Of all the strange things that happened last year in the ski world—not to mention the real world—the most surprising may have been when skiing got significantly cheaper at the world’s best-known collection of high-end destinations. The move came from Vail Resorts, a company that owns the chic Colorado resort of the same name along with Whistler Blackcomb, Stevens Pass, and a host of other mountains. Its Epic Passes went on sale with a 20 percent discount, a reduction maintained through October.
“We wanted to bring more people into skiing,” says Vail’s Jennifer Smith, who works with both Stevens and Whistler. “Make it an option for more people.” Which sounds like a warm and fuzzy reason for the extreme discount, but the numbers delivered on Vail’s balance sheet—as of September, the company had sold 42 percent more passes than the previous year, raking in 17 percent more in cash.
The move may have been necessary for Stevens Pass die-hards, who last year saw a stream of limited lift operations at the ski mountain located at the crest of Highway 2, about halfway between Monroe and Leavenworth. Reasons ranged from staff shortages to broken equipment. Tricky but necessary avalanche mitigation meant that on the best snow days, skiers waited to reach the bulk of the mountain. Stevens Pass’s social media overflows with complaints—about crowds, parking, and mostly the placement of the terrain park’s ramps and rails.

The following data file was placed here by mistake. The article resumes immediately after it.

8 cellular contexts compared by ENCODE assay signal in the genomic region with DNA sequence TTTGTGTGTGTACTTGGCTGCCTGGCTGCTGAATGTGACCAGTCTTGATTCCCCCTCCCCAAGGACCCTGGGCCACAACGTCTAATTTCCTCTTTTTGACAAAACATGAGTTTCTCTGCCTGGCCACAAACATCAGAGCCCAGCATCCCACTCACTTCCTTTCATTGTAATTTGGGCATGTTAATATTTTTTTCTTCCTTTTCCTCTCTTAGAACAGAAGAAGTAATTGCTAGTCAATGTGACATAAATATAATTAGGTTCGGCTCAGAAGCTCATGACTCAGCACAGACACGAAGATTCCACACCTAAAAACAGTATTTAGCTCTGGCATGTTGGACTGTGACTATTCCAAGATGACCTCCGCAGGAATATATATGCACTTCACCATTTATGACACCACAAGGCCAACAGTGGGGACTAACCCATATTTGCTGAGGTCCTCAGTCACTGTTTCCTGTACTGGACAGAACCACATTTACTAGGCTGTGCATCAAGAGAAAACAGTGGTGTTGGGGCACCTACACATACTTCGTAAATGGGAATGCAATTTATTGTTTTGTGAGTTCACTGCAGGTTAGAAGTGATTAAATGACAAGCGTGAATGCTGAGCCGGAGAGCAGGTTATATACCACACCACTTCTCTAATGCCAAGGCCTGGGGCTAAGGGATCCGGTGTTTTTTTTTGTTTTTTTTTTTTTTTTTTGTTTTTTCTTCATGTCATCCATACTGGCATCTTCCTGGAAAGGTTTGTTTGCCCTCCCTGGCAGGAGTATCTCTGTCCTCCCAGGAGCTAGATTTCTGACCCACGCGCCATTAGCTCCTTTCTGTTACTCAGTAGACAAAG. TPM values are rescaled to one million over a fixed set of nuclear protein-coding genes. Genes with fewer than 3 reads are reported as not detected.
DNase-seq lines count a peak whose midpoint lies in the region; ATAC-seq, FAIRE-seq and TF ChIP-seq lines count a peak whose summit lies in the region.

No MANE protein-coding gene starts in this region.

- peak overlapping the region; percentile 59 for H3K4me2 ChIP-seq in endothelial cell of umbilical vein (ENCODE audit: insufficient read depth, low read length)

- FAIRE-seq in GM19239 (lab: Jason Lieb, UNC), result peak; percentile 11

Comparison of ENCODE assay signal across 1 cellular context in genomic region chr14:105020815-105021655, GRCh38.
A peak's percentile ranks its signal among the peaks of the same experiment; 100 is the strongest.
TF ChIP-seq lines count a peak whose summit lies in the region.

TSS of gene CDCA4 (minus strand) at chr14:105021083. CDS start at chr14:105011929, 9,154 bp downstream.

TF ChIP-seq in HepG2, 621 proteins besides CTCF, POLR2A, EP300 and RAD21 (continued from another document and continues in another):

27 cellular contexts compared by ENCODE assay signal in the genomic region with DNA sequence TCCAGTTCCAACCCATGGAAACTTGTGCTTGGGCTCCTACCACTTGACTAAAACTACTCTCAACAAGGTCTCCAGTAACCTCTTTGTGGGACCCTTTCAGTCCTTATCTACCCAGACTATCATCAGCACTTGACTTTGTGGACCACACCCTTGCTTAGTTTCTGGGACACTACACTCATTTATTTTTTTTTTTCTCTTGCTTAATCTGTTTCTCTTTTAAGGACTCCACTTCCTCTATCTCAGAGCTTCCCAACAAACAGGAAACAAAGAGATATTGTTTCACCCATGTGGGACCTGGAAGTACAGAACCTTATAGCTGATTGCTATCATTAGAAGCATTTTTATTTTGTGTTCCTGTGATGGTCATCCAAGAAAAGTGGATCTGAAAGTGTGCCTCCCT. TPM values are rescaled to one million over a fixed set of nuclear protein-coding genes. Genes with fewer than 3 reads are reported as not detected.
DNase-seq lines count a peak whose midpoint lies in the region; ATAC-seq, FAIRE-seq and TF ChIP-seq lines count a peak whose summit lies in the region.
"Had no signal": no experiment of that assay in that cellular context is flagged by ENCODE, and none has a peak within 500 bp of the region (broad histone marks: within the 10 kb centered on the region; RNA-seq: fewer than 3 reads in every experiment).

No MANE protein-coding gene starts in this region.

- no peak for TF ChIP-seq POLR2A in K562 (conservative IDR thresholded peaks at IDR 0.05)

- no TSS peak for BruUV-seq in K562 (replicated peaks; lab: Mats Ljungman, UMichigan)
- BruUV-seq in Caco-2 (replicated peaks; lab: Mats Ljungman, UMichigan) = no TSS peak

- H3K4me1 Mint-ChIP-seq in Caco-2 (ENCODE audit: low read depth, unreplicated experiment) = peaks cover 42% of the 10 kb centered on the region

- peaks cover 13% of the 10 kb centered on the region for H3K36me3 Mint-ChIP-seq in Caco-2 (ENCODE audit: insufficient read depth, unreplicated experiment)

As Smith points out, one of the biggest draws to an Epic Pass is that even the Local, or lower-priced, version means unlimited days at Stevens and 10 days at Whistler; the latter is considered one of the best ski spots in the world. “This is big, Pacific Northwest–style skiing,” she says. For the mountain long known for shaggy charm, a year on the cheap might salvage its reputation.
Epic Road Trip
Drive Time: 10 hours
While Vail doesn’t own America’s oldest ski resort, its Epic Passes work for at least two days at the sunny Idaho mountain. Snow is famously light and the runs notoriously steep, including newly opened expert terrain. The destination—or rather a collection of them, including Hailey and Ketchum—is home to numerous celebrities, first made famous when Hemingway retreated there. Given the resort’s size and distance from a big city, its slopes rarely fill with crowds.